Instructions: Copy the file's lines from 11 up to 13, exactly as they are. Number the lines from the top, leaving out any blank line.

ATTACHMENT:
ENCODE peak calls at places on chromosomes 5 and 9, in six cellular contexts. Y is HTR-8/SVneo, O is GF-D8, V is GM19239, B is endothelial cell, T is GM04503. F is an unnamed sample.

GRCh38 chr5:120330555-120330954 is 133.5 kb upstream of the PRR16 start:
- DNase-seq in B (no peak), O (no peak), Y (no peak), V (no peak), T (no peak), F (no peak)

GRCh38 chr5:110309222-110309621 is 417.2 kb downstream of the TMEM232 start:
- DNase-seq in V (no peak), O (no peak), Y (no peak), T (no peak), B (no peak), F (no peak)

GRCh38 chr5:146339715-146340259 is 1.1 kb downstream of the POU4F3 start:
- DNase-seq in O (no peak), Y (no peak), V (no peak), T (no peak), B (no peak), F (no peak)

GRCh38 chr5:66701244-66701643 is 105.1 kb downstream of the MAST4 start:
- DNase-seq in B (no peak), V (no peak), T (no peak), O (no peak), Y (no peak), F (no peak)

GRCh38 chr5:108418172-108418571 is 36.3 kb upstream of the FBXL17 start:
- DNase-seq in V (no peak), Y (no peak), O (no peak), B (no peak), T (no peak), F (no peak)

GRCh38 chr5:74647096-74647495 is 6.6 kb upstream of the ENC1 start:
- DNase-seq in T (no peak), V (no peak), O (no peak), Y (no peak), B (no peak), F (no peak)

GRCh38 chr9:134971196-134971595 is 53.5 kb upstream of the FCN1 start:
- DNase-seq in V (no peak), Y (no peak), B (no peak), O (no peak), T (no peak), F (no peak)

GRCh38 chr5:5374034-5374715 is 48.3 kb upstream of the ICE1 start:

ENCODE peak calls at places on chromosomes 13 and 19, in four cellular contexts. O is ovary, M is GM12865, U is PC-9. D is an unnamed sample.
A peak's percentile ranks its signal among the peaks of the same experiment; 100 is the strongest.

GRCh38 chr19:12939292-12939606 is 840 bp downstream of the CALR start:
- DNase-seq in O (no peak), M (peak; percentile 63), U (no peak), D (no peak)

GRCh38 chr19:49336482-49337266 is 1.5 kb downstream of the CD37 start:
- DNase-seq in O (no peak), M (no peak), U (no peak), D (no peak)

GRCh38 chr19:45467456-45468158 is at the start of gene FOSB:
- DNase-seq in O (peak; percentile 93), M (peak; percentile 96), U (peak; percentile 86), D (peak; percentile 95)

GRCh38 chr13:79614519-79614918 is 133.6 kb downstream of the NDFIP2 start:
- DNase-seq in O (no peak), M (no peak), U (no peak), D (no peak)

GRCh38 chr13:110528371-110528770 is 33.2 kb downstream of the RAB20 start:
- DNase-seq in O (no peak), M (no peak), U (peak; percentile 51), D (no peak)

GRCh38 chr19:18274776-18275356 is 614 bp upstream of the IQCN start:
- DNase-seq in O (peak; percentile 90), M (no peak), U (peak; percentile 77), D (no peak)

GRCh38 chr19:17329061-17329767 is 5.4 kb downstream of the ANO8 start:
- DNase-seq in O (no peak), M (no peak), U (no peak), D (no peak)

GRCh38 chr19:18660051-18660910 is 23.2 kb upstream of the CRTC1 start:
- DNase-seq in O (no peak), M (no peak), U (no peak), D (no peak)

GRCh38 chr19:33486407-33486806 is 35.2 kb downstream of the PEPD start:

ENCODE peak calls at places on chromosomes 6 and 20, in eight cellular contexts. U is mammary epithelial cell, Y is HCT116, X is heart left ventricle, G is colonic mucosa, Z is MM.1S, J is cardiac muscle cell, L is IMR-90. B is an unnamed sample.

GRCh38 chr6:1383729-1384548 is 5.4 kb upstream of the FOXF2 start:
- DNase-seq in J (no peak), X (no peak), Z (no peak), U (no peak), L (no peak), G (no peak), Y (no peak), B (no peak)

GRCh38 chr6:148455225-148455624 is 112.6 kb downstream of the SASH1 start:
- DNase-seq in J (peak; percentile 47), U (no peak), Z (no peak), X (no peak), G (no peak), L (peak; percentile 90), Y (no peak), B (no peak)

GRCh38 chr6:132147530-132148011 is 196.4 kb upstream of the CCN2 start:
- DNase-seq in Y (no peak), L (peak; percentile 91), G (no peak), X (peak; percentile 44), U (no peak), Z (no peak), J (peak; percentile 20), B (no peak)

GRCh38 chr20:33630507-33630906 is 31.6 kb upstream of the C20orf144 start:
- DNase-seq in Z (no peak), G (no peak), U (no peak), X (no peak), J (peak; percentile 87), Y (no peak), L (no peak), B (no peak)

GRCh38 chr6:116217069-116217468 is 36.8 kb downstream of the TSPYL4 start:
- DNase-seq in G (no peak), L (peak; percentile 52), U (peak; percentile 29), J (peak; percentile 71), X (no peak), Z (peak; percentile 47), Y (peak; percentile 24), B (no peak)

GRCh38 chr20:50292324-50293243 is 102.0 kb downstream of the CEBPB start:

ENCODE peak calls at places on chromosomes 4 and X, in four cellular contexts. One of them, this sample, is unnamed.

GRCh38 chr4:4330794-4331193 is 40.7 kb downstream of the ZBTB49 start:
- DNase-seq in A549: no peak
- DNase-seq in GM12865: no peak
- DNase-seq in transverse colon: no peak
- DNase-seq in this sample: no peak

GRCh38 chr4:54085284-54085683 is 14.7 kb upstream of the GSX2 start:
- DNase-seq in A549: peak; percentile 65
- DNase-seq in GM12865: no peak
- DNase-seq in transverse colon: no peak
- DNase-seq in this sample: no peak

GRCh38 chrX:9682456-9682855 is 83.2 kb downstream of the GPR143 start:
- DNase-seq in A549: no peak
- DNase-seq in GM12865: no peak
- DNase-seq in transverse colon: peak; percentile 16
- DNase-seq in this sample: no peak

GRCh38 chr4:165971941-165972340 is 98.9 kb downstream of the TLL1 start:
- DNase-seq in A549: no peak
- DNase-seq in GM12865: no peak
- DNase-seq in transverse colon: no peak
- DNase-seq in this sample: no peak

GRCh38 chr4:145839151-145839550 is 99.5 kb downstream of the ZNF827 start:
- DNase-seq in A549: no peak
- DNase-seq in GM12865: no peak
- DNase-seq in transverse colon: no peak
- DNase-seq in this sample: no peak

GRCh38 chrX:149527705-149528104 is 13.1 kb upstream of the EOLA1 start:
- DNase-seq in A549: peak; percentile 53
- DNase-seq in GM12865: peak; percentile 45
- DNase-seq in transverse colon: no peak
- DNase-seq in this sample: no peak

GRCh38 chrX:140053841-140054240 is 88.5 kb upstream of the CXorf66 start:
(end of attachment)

- DNase-seq in V (no peak), Y (no peak), O (no peak), B (no peak), T (no peak), F (no peak)

GRCh38 chr5:74647096-74647495 is 6.6 kb upstream of the ENC1 start:
- DNase-seq in T (no peak), V (no peak), O (no peak), Y (no peak), B (no peak), F (no peak)